It’s two years since Jenny Mitchell played at the Grainstore Gallery and no-one came.
In July 2020, the then 21-year-old singer/songwriter from Gore was another musician unable to work as lockdown shut the live music circuit down. So she travelled to Oamaru to record and film some songs at the empty Grainstore, then released them as an EP.
Three months later she returned to play a sold-out show, and this Saturday she’ll be back, full band in tow, eager to perform again at one of New Zealand’s most unique venues.
‘‘I love shows that have something a bit different,’’ Mitchell said.
‘‘And I think for the audience it’s a bit of another world. Lots of people love to play there because of the acoustics, and the general atmosphere. So I’ve always made it part of the touring schedule.’’
Mitchell will be bringing her full band to the Grainstore in support of new album Tug Of War, a collection Rolling Stone has called ‘‘worthy of every award it will inevitably collect’’. It’s a confident, frequently captivating album. The haunting Somehow is the kind of atmospheric alt-country you could imagine soundtracking an end-of-series montage on Ozark or Breaking Bad, while award-winning singer Tami Neilsen appears on the searing Trouble Finds A Girl.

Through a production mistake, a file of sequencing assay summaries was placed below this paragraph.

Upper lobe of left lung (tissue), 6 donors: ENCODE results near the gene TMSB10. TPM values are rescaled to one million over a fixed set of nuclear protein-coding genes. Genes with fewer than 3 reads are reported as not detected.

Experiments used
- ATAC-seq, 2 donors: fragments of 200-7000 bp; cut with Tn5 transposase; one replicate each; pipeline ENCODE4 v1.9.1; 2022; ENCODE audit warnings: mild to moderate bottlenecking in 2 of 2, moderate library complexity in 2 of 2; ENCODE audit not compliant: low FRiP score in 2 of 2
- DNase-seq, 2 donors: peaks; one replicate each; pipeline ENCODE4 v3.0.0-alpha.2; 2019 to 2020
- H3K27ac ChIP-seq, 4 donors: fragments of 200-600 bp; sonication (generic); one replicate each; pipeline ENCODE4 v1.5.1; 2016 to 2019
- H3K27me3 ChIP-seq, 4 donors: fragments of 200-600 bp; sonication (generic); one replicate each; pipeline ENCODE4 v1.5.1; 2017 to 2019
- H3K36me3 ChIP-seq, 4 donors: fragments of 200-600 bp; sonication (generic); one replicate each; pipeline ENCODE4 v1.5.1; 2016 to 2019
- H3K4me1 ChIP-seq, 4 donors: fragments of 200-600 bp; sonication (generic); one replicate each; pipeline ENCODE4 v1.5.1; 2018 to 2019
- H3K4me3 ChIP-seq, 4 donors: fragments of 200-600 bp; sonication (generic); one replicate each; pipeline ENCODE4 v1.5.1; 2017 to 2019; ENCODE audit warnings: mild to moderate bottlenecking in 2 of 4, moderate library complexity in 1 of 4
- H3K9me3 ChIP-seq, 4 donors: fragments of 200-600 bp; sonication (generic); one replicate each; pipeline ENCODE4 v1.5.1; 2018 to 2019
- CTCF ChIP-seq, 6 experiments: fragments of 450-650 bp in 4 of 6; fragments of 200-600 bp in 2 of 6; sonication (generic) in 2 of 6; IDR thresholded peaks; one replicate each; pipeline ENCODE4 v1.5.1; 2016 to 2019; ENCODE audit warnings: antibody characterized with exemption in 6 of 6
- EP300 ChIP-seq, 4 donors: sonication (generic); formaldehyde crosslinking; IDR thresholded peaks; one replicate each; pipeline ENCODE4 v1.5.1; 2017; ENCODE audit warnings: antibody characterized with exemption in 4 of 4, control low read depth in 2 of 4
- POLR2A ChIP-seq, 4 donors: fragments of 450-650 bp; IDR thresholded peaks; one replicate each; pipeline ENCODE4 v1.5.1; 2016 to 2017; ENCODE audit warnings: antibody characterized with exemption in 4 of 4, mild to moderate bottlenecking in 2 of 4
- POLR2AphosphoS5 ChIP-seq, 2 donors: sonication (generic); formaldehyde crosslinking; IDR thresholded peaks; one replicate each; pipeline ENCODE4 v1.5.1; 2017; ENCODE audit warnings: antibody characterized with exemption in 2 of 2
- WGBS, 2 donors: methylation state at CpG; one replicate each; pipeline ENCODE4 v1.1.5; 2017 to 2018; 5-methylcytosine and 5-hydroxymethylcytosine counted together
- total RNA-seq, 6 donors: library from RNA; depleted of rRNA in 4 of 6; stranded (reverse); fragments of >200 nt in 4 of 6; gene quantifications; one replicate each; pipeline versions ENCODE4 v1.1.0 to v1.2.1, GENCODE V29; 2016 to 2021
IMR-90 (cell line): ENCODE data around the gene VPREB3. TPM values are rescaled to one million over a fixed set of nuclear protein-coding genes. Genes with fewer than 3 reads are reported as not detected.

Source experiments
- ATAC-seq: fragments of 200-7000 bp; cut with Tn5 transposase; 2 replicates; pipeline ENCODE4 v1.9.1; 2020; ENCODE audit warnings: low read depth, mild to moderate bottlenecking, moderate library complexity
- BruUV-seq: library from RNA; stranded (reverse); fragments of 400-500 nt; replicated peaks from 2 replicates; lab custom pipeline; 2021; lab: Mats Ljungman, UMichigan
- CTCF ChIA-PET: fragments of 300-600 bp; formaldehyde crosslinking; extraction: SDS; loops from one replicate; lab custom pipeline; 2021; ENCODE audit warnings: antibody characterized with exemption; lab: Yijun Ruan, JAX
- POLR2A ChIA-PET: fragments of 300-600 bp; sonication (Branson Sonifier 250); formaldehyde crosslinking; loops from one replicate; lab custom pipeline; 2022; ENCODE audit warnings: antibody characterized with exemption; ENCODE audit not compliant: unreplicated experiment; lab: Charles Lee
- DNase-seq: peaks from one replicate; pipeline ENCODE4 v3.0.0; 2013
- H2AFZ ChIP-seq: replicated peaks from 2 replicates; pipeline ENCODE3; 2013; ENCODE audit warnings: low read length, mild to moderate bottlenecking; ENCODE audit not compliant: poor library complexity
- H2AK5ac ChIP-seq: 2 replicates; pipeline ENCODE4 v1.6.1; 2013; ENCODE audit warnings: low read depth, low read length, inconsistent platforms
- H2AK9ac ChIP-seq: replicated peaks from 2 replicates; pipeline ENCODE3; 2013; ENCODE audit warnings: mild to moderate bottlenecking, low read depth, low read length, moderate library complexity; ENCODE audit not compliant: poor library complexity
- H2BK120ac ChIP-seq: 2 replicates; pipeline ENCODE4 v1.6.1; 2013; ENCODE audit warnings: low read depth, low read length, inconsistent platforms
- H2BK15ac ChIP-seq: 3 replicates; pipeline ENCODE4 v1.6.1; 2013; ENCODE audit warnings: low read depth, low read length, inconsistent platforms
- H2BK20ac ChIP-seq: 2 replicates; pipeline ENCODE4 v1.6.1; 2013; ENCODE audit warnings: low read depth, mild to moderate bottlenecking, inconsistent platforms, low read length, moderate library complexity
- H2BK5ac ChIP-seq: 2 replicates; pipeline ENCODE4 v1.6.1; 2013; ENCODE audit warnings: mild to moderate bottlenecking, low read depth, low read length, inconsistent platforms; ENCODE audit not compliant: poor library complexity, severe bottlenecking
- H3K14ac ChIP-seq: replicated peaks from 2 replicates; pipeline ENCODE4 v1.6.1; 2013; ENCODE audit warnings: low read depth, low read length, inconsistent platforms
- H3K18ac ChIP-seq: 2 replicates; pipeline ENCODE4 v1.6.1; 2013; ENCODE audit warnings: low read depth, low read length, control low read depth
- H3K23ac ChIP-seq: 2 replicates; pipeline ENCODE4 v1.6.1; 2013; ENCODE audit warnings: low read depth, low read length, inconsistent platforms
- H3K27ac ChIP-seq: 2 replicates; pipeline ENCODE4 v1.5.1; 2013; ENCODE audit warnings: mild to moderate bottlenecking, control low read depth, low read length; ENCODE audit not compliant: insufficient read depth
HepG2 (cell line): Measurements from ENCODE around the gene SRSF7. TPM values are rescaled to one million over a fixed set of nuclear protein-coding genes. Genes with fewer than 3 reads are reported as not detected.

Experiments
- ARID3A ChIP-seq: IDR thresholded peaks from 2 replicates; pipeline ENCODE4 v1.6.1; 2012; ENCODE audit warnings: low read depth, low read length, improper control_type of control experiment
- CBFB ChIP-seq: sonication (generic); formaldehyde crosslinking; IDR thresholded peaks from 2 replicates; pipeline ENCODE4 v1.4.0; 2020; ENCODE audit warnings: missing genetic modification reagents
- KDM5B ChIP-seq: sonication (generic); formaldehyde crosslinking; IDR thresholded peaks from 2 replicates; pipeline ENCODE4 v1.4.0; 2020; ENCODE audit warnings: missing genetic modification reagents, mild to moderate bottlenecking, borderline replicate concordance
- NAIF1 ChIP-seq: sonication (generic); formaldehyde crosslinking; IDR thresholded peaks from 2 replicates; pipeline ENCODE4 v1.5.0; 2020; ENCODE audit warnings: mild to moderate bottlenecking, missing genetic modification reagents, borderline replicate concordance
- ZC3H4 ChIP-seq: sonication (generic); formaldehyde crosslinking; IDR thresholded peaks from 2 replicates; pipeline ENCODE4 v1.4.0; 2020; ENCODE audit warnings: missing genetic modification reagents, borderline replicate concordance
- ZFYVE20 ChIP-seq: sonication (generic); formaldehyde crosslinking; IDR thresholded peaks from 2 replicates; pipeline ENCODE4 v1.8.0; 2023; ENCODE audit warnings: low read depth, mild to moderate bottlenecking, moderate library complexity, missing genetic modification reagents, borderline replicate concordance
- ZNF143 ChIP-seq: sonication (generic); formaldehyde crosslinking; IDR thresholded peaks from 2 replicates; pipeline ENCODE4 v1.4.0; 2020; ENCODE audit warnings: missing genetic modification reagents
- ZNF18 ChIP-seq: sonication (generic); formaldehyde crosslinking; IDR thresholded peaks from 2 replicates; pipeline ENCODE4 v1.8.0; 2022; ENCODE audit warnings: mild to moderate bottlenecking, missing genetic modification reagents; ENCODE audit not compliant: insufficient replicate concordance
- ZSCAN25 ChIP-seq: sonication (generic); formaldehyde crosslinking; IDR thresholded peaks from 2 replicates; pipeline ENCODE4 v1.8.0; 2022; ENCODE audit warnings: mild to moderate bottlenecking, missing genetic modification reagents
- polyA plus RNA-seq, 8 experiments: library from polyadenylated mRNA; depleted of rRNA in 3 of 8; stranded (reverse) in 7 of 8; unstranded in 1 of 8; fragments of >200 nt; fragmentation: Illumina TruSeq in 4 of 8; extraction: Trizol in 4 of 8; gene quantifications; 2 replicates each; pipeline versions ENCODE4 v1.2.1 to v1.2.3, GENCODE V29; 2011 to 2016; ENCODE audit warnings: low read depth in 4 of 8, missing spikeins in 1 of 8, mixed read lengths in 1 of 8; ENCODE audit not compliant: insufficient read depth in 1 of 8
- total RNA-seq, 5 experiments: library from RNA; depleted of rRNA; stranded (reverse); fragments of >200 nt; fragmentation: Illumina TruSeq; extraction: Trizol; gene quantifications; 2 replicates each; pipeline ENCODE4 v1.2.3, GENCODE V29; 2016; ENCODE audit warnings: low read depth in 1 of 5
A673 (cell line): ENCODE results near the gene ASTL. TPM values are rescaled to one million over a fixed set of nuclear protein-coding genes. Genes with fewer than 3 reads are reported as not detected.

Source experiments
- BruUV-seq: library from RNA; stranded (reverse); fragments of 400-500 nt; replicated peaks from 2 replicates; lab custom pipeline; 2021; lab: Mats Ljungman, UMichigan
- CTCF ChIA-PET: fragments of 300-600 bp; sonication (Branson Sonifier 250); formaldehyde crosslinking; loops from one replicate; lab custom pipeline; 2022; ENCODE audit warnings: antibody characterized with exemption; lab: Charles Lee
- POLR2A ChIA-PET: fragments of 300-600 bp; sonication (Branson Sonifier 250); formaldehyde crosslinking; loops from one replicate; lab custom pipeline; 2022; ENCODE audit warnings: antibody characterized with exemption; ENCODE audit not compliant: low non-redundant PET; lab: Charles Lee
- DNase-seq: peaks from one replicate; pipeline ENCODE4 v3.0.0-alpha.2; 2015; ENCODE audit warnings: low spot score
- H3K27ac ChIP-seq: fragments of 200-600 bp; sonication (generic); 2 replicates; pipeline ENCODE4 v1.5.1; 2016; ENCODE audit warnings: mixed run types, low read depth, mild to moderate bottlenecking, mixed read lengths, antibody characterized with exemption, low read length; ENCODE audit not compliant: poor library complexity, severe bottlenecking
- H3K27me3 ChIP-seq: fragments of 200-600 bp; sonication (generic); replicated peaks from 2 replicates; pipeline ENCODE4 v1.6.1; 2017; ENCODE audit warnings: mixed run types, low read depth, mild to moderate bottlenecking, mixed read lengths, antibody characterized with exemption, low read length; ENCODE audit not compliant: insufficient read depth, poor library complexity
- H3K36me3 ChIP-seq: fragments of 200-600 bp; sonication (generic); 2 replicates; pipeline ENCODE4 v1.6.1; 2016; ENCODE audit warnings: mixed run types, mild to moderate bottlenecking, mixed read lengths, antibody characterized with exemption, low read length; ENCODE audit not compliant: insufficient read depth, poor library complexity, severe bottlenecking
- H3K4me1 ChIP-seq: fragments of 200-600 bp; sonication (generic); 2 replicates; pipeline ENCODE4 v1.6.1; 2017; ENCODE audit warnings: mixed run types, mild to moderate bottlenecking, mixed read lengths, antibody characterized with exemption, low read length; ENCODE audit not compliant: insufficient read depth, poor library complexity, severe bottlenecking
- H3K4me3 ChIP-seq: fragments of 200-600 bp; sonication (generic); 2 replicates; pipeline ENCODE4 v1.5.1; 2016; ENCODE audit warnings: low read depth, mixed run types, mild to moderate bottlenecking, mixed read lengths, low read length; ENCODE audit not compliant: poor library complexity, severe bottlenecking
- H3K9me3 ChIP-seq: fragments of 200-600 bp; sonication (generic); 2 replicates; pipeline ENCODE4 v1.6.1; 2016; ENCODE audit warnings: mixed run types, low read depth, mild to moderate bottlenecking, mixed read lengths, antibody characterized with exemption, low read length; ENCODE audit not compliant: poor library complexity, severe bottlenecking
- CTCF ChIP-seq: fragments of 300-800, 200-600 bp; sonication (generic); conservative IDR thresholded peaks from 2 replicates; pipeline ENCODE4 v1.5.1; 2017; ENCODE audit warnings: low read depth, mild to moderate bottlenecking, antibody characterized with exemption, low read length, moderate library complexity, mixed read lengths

It’s a powerful response to the way women are often treated in the music industry, and is a song as heartbreaking as it is hard-hitting.
Mitchell was inspired to write the song after watching her younger sisters — who’ll play support on Saturday — enter the industry.
‘‘It became really clear that some of the things that were said or done around me — or to me — as a young woman on the road, are not OK,’’ Mitchell said.
‘‘It’s a special song to me.’’
It promises to be a magical night, and will feature one of the largest groups of musicians Grainstore owner Donna Demente — a longtime friend of Mitchell’s — has ever hosted.
‘‘We’re just really excited about having a chance to play for people again,’’ Mitchell said.
‘‘Everything still feels a little bit up in the air, and we’ve noticed across the board that people seem to be more reluctant to buy tickets, which makes it quite scary to take a band on the road.
‘‘For people who love live music and want it to return, it’s really important to get out there and support people.’’